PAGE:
The new law explicitly states that public colleges and universities, in addition to amending their policies to align with the new law, may choose to pass any other limitations on free speech, expression, and assembly that do not violate the First Amendment.

The new law provides several examples of policies schools may wish to adopt. Two of the given examples:

  • Teachers may include content restrictions that are “reasonably related” to a legitimate educational purpose
  • The new law should not be interpreted to allow students “the right to disrupt previously scheduled or reserved activities occurring in a traditional public forum”

Whether schools adopt some of these suggestions remains to be seen. Ohio State University, for example, has an interim policy in place to comply with the law. The revised version will include details on how the school will implement the rules on handling complaints of free speech violations by employees.

New Complaint Process

Ohio now requires that all public colleges and universities create a system by which members of their communities can report when employees violate the new free speech law. Such violations include negative impacts on a student's grade that is based on the content of the student's speech and not “ordinary academic standards of substance and relevance.”

The college or university must investigate the complaint and conduct a hearing. If the hearing finds a violation did occur, the matter will be passed along to the school's board of trustees. They will determine the outcome of the violation and how to prevent that violation from occurring again.

Reporting Process

Public colleges and universities in Ohio must also now file an annual report with the Chancellor of Ohio's Department of Higher Education. These reports must list the number of submitted complaints and how the school handled them from investigation to resolution.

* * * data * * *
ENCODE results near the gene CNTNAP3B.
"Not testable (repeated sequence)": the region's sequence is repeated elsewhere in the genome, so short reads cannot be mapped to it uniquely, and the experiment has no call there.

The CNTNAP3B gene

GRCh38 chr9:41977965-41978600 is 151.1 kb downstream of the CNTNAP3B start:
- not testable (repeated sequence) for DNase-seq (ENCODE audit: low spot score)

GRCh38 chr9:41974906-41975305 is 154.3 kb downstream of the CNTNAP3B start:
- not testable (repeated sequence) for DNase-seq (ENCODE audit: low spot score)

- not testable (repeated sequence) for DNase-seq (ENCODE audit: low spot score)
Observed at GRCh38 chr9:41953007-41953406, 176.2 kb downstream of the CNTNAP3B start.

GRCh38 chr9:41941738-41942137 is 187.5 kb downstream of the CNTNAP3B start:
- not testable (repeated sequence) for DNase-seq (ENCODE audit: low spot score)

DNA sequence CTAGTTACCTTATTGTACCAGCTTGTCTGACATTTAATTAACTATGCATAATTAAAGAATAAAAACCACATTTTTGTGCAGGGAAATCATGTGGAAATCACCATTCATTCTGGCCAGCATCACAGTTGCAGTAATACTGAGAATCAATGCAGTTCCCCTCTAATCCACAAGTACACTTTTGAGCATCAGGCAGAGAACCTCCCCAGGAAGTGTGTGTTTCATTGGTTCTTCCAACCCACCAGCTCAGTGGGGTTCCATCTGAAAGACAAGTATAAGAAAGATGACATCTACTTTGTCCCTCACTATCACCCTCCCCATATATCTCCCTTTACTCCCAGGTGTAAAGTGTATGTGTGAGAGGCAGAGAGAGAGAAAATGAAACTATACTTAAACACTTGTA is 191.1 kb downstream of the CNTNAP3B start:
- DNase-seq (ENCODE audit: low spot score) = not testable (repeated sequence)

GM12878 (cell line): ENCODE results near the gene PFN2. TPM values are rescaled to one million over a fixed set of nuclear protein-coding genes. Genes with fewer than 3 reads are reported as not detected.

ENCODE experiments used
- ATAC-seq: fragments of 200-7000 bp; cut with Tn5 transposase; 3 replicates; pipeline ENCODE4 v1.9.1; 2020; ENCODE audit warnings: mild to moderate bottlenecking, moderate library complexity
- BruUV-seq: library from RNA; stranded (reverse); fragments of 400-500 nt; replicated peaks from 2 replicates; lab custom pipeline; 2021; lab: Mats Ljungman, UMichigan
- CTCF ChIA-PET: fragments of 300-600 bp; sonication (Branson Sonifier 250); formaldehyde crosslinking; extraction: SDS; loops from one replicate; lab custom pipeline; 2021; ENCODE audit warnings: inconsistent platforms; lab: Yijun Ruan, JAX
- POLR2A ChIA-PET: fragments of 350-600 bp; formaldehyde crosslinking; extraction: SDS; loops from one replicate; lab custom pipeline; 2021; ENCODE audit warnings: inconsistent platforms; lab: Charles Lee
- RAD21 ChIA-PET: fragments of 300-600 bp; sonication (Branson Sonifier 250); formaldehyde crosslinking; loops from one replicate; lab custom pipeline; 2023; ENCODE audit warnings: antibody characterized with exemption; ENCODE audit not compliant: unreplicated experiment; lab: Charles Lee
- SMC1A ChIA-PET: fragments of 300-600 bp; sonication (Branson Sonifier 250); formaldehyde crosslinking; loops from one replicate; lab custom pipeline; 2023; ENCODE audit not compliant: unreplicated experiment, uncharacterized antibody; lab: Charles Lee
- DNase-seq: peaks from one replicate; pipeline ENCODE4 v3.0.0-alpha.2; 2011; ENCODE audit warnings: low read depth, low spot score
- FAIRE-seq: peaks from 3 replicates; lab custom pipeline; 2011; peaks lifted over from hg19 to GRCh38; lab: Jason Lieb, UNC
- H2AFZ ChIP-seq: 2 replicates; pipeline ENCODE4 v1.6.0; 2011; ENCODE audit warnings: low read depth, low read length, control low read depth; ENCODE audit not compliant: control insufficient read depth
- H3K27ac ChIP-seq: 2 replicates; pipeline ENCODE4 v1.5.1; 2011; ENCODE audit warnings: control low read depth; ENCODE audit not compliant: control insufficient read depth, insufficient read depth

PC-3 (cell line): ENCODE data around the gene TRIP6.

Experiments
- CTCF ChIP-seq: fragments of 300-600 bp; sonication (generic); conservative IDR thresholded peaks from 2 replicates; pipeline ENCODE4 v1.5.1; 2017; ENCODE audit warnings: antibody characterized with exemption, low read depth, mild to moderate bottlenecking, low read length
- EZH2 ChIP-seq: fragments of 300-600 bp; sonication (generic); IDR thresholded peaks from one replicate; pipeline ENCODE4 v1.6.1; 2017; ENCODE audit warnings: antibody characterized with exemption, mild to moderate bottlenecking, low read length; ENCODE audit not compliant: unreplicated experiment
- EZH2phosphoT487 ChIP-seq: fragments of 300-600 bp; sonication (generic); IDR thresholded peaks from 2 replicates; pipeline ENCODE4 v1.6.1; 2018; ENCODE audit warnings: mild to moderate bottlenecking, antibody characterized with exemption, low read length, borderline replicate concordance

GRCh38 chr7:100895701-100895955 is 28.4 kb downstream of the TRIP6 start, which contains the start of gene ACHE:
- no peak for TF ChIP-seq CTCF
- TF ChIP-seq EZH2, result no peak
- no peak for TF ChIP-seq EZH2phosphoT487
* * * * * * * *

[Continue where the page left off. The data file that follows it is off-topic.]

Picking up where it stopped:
Concerns about AB 135

During hearings, some organizations expressed concern with parts of the new law. Regarding student speech, some of the potential issues include:

  • No protection against harassing speech
  • No limitations on a school's ability to punish a student for speech that occurs outside of school and in their capacity as private individuals

For faculty and staff speech, the legislature's failure to differentiate between students and faculty, including the potential power imbalance between teachers and students, was raised as a potential problem. That faculty and staff now face potential disciplinary action for free speech is also an area of concern.

Understanding the New Law

The 2022-2023 school year, which is the first that these new policies are in place, will give an idea of what these new laws mean for students, faculty, and staff at public universities in Ohio. Formalizing the notification procedure for students facing disciplinary action should provide clarity.

The new rules on free speech, including the hearing process for state employees, will require longer to determine their impact. Hiring qualified legal counsel who works nationwide to defend the rights of students, staff, and faculty at colleges and universities can be to your benefit.

If you're facing disciplinary action stemming from Ohio's new laws, you need the support of a legal team experienced in defending student and faculty rights. Contact the Lento Law Firm at 888-535-3686 or online.

Contact Us Today!

If you, or your student, are facing any kind of disciplinary action, or other negative academic sanction, and are having feelings of uncertainty and anxiety for what the future may hold, contact the Lento Law Firm today, and let us help secure your academic career.